Television has a lot to answer for. The terrible reputation of the building trade for one. But not all builders are out to wreck your house, rob you of your life-savings and leave you in need of rescue by Nick ‘DIY SOS’ Knowles, the slightly smug TV-expert builder who goes round making good the mess other builders have left behind.
Then again, not all builders are honest, trustworthy and committed to doing a good job. Inviting builders – or any of the associated trades such as plumbers, heating engineers, electricians or carpenters – into your home is a modern minefield, pitted with bitter recriminations and empty bank accounts.
Much of this could be avoided if people knew how to talk to their builder in the first place. This means treating him if not as a friend, then certainly not as your mortal enemy. He will effectively be living with you for weeks, so for heaven’s sake show him where the facilities are. A dedicated lavatory, appropriate tea and coffee facilities, parking permits and a clear policy on use of the radio are vital if domestic harmony is to prevail.
Show your trust. When he’s working, ask questions, but don’t manifest yourself ghost-like behind him in order to scrutinise the turn of every screw.
That said, make sure that when he’s doing your job, he’s doing just that. Nothing is more frustrating than a builder who turns up, puts in a couple of hours and then escapes in his van to finish pointing a wall on the other side of town.
If you’re paying for labour on a day-rate, rather than an overall price, this is doubly important. When you’re asking around for recommendations, enquire about such misdemeanours. Also, be clear about when you expect the working day to start and finish. And be available within this working day to inspect and offer feedback. This might mean taking time off work yourself, but if you want a knock-through open-plan living area with bi-fold doors onto the garden, something’s got to give.
Hold on though. We’re getting ahead of ourselves already. First things first. Obviously, you will want to follow up personal recommendations and have two or three companies round to discuss the project.
However, before you even think about talking to the bloke with the pencil behind his ear, talk to each other. An awful lot of couples decide on a huge job – let’s say a kitchen extension – without actually managing to agree the details in advance. They leave the bickering over the butler’s sink until the builder is sitting in front of them wondering if he is going to get home for his tea before 10pm.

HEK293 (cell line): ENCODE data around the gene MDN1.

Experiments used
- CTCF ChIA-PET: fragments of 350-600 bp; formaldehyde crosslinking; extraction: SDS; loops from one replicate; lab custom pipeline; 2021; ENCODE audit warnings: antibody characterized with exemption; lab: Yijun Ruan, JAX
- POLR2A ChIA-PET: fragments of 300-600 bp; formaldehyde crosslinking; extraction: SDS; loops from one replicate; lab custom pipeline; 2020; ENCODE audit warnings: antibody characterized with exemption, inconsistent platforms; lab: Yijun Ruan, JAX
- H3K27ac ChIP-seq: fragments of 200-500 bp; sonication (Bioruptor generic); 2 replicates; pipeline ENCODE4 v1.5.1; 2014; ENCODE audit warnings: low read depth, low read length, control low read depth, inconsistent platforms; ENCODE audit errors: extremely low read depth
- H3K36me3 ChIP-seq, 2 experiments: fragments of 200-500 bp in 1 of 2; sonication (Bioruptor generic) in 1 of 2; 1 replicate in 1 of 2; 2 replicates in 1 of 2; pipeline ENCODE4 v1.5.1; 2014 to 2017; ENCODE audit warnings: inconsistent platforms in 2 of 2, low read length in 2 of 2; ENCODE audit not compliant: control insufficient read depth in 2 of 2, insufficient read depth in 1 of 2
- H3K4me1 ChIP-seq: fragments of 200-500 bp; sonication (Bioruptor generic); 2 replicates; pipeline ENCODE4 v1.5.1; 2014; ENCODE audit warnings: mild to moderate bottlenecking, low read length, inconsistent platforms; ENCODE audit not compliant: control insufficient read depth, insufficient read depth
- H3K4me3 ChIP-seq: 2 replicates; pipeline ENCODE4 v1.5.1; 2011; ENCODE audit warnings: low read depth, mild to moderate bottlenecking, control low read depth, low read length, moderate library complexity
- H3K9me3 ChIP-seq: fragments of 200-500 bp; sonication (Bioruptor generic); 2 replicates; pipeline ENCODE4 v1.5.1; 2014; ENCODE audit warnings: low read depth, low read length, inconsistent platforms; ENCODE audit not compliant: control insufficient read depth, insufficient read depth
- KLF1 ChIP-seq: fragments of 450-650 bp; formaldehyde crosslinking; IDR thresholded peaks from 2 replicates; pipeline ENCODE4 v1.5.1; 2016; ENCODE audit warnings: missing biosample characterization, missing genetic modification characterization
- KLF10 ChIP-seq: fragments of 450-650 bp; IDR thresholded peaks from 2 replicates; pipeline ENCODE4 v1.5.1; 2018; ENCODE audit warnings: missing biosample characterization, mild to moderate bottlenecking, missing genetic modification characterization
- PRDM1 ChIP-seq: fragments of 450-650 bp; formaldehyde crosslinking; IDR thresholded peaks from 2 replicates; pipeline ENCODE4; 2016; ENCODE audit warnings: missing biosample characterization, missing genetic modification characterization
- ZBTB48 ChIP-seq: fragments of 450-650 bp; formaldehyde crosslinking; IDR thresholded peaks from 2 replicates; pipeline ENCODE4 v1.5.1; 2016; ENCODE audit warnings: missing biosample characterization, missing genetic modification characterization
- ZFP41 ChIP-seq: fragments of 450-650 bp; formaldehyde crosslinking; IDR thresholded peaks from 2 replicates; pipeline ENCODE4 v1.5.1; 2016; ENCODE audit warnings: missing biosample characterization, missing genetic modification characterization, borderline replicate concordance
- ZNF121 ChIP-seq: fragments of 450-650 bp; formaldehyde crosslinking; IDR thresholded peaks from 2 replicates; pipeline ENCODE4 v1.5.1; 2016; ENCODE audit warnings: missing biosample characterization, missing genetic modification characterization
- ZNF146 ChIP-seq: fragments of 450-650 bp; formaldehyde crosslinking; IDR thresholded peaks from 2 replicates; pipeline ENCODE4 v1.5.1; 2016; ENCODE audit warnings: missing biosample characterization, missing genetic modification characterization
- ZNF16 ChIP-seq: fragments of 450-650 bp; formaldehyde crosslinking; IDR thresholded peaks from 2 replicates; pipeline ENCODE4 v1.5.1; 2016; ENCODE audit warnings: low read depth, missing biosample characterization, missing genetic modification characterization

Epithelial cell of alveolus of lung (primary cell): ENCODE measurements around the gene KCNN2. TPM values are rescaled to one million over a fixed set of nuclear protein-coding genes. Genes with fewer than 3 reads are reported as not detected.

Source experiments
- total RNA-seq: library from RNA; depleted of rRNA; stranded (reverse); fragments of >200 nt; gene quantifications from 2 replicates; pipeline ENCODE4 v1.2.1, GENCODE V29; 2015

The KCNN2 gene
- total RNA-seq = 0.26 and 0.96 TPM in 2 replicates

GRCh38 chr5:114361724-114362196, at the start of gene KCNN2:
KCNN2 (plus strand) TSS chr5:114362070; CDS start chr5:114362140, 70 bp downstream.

A clear plan, with measurements, figures and ideally visuals of what you hope to achieve is a great help. Contrary to popular belief, the builder is not there to make you spend more than you want. What would be the point? If you run out of funds, you won’t be able to pay him for the work he does.
Ah funds. You’re going to have to discuss money. When you’ve made your choice, take refuge in a contract, which is advisable anyway. If your builder is a member of the Federation of Master Builders (FMB) you can use their version, or try the Joint Contracts Tribunal which produces documents for domestic use.
As well as the schedule of work, the contract should set out what you are paying and when. For a sizeable job, such as a loft conversion, it is perfectly acceptable to undertake ‘stage payments’. This means you pay the builder in chunks as you go along, subject to the work achieved being satisfactory.
Satisfactory. A word which brings with it more nuances than there are shades of white paint. It’s up to you to decide if you’re happy, but if you’re not, this is no time to be passive-aggressive. Disappearing on holiday without warning, withholding payment and sending terse text messages in lieu of face-to-face conversation is not the way to get matters rectified. Neither is allowing matters to reach such boiling point that you bring in another builder over the head of your original choice. This is never, ever a good approach and can lead to cement mixers at dawn. Sit down with your builder and tell him your concerns. If he’s any good, he’s probably spotted them already.
You might be wondering what qualifies me to speak with such authority on builders, clearly a most testing of topic. Well, I happen to live with one, so I get to talk to him every day.
Jayne Dowle is a freelance property writer